Tuesday, July 27, 2010

Angel Heart - Original Motion Picture Soundtrack (Antilles New Directions-Island, 1987)

Angel Heart has long resided in my list of all-time top ten movies. In my opinion, it has all the hallmarks of a five-star film: clever plot, great acting, intelligent action, a sense of eroticism, and a very hard-hitting ending. Although the bulk of what lead actor Mickey Rourke did during his late 1980s heyday was tripe, his portrayal of protagonist Harry Angel was a tour de force and arguably the best thing that he's done in his career. Robert DeNiro was still doing good things at the time and is absolutely outstanding in a supporting role as a thinly-disguised Satan operating under the identity of Louis Cyphre ("Mephistopheles is such a mouthful in Manhattan"). Even Lisa Bonet (remember her?) turns in a fine performance as young voodoo priestess Epiphany Proudfoot. Unfortunately - no thanks to Bill Cosby's overreaction - Angel Heart is best known for the intense sex scene between the erstwhile Denise Huxtable and Rourke, which in this second decade of the jaded 21st century probably wouldn't even raise an eyebrow. Add esteemed director Alan Parker to the mix, and you've got one hell of a motion picture.


Oh yeah, I forgot to mention another hallmark of a five-star film: a great soundtrack. And boy, does Angel Heart have one. As for the original music, it's essentially a two-man effort in which South African cinematic composer Trevor Jones and British jazz saxophonist Courtney Pine join forces to create one of the most atmospheric film scores ever recorded. Amazingly, Jones' primary instrument here is the Synclavier. I've never been a big fan of synthesizers, but I must admit that this particular make and model is used quite effectively in this instance. Courtney Pine's haunting saxophone is superb on the extended musical sequences "Harry Angel," "Looking for Johnny," and "Johnny Favorite" and gives the listener an idea of why he's considered to be one of the greatest jazz artists that the UK has produced. Excerpts from the film's always interesting dialogue are interspersed throughout these pieces, and if you've seen the movie, some of the scenes will replay inside of your head as you're listening. The titles of these bits appear in italics under the tracks listed below.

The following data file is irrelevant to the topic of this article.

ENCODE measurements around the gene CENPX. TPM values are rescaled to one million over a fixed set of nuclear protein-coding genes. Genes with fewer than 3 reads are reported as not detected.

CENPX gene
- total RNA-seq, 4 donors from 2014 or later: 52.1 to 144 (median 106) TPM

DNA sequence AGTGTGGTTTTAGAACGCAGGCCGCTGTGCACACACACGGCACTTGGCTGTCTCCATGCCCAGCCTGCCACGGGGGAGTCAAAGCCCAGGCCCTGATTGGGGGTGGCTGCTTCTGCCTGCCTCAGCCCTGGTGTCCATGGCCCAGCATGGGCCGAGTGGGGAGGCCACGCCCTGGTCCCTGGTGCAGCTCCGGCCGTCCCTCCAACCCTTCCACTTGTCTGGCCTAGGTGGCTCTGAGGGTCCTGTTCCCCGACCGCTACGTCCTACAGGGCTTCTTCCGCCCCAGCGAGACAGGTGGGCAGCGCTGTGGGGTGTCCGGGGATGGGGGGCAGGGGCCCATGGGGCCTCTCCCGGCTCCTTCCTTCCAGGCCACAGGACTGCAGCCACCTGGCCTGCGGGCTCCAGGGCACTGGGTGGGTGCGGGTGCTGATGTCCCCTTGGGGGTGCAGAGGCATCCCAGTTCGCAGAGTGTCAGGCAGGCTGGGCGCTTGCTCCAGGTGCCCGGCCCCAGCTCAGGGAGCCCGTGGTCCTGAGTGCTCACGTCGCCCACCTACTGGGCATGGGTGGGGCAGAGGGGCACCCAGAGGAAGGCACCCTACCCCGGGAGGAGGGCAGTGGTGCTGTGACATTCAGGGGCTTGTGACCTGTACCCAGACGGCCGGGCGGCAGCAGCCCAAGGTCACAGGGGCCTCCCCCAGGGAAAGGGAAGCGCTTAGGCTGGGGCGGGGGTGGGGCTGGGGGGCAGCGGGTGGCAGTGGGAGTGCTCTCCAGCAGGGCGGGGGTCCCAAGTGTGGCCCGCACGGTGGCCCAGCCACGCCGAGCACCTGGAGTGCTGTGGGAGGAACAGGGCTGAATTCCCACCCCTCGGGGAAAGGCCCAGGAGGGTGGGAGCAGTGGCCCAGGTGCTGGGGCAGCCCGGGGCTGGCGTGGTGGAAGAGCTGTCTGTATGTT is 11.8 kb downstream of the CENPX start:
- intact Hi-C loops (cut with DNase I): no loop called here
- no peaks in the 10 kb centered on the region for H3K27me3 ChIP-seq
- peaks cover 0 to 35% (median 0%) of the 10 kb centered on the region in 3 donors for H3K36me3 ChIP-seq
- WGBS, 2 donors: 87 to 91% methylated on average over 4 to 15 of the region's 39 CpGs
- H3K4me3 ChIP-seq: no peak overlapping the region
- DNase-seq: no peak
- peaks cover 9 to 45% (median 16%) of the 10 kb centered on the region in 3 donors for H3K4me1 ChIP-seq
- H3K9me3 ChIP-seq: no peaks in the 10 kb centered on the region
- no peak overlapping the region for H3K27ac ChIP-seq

Since much of Angel Heart takes place in New Orleans, Alan Parker also wisely included some classic blues and R&B performances on this soundtrack, such as an excerpt of Bessie Smith's "Honeyman Blues" and LaVern Baker's sultry "Soul on Fire." Crooner Glen Gray's "Girl of My Dreams" serves as the Johnny Favorite tune that bedevils Harry Angel as the story unfolds on screen. The finest songs on this album, however, belong to vocalist Lilian Boutte and veteran blues guitarist Brownie McGhee respectively on "The Right Key, but the Wrong Keyhole" and "Rainy Rainy Day," which were both performed in the movie itself. Boutte has been accurately described as equal parts Bessie Smith, Aretha Franklin, and Mahalia Jackson, while McGhee needs no introduction. Unfortunately, the liner notes do not make mention of of the backing musicians on either of these cuts, which is a pity because they are both first-rate - "Rainy Rainy Day" especially since it stands as a highlight in the later part of Brownie's illustrious career.


1. Harry Angel
-Kingdom Mission
-Introducing Mr. Cyphre


-Harlem Chase


2. Honeyman Blues - Bessie Smith
3. Nightmare
-Secret Love
4. Girl of My Dreams - Glen Gray & the Casa Loma Orchestra